Hafeez said that is when he realized “there is only one guarantee of ‘Never Again’ and that is the state of Israel.” His remark had the audience on its feet.

Hadassah National President Marcie Natan welcomed the crowd of about 220 and spoke of the work Hadassah Hospital does in Israel. She recited a well known quote – If you save one life, it is as if you save the world – then referenced a video shown earlier in the program. In it, the hospital highlighted a Florida man with cancer who was given three months to live before becoming part of an experimental treatment at the hospital. That was many months ago and he is now cancer free and enjoying play with his grandchildren.

Natan said the medical care offered at the Hadassah facility is “a tribute to Israel’s ability to respond to trauma, unfortunately because of its history of the need to do so.” She noted that operating rooms and intensive care units are in underground bunkers to protect them from shelling and rocket attacks and urged folks to make donations to support the facility.

Consul General Shacham noted the variety of Jewish agencies that participated in the unity event, citing each one for the way it supports Israel. He described various levels of threat to Israel: Hamas digging new tunnels and re-arming, the instability in Arab nations, and the prospect of Iran obtaining a nuclear weapon. The latter is the greatest threat and the proposed deal with Iran is insufficient, he said.

During a panel discussion, moderated by Robin Sussingham, a reporter for WUSF Public Media, touched on many topics, including what makes one a strong supporter of Israel.

Rabbi Mendy Dubrowski of Chabad of South Tampa replied, “It is the way you view it [Israel], as your land, your people. If you feel that way, you invest in your homeland.”

Natan suggested that if possible, visits to Israel would help folks strengthen their ties to the nation.

Sussingham asked the panel why they felt Israeli Prime Minister Benjamin Netanyahu’s speech to Congress on the Iran nuclear deal negotiations was so polarizing.

Uri Smajovits of Jewish National Fund said it saddened him that the speech became a polarizing factor; while Natan illustrated that point within her own organization. She said that when Hadassah asked its members to urge members of congress to attend the speech, people were surprised that Hadassah would take a political stand. But, Natan said, she felt it important for Americans to support Israel.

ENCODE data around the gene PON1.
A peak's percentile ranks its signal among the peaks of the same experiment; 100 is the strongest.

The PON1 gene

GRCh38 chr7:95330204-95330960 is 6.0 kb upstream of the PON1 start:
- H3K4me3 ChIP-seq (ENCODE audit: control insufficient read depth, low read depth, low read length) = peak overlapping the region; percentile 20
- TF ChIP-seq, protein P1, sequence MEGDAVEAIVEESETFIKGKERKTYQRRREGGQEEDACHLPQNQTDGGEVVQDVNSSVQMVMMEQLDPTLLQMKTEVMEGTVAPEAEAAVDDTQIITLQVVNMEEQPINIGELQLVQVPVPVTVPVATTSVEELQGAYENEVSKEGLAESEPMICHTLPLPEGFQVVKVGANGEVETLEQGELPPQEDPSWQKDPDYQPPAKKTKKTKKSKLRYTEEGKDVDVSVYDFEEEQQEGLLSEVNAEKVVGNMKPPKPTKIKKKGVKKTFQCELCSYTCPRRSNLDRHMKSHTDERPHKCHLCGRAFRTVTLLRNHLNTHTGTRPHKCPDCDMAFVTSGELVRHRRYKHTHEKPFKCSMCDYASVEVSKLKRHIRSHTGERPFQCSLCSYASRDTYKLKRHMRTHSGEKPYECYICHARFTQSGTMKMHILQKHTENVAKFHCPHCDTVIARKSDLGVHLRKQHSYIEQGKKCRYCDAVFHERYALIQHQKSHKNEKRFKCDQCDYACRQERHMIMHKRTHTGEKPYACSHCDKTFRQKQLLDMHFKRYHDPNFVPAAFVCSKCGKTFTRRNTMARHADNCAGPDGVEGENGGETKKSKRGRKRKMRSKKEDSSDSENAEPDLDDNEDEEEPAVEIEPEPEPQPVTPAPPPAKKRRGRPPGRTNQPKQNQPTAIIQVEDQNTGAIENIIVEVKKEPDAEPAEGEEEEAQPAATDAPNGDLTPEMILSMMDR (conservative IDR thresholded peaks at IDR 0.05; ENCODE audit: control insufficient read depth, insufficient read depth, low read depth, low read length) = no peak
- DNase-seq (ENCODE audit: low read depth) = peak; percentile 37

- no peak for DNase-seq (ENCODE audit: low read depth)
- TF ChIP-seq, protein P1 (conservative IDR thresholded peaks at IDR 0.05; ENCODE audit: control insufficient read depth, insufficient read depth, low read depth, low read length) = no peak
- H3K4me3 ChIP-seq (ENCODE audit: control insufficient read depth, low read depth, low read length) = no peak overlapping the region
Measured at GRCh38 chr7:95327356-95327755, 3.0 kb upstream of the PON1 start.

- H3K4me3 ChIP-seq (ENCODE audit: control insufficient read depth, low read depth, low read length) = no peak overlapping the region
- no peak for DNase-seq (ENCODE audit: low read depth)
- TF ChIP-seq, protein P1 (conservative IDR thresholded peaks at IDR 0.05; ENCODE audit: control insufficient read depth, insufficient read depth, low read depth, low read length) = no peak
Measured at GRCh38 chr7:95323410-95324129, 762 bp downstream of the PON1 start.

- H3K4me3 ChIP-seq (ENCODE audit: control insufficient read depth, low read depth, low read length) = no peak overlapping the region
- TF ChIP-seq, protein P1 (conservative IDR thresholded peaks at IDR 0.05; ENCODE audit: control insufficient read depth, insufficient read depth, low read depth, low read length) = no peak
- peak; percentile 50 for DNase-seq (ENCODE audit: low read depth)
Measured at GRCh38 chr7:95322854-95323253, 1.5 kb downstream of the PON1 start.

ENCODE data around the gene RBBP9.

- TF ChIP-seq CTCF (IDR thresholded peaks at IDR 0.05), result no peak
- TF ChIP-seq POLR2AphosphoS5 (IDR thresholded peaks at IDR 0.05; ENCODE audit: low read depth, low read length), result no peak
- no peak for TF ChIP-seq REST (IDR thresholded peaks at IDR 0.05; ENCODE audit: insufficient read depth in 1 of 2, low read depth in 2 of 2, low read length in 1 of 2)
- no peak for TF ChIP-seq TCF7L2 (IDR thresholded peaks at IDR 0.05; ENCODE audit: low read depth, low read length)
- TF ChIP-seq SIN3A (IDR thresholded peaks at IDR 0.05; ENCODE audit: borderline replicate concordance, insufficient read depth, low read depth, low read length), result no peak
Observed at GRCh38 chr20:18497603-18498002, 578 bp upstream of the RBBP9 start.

Reva Pearlstein of Israel Bonds added some people did not want to buy Israel Bonds due to the controversy between Israel and the U.S. over the Iran nuclear negotiations. However, she said, “As Americans, we tend to judge them [Israel] with our yardstick, but we never have to worry when we put our kids on a bus for school if it will be bombed.”

The yardstick metaphor was taken up by Emilie Socash of the Tampa-Orlando-Pinellas Jewish Foundation when talk turned to the need to get more young people involved in the Jewish community. She suggested that the yardstick used by older generations for measuring involvement might not accurately measure their involvement.

Rabbi Dubrowski, though, lamented, “Jewish people do not identify themselves as they did generations ago. They say ‘I am a cultural Jew or a gastronomical Jew’ and that devolves their relationship to the land of Israel, to the state of Israel.”

Smajovits said he sees the lack of involvement by the younger generation as the “biggest challenge” he faces in leading an organization whose primary function is supporting Israel.

Pearlstein said those not heavily involved in one particular organization may be committed to another, and as long as they were, it was for the good and built unity for Israel.

Gladstone thanked those who attended the Evening of Unity, saying she hoped the event will lead to more interaction among Jewish organizations. One lesson she learned from planning it, she said, is that many are willing to pitch in, if only they are asked. “I hope this is just the beginning of what we can do together as a team.”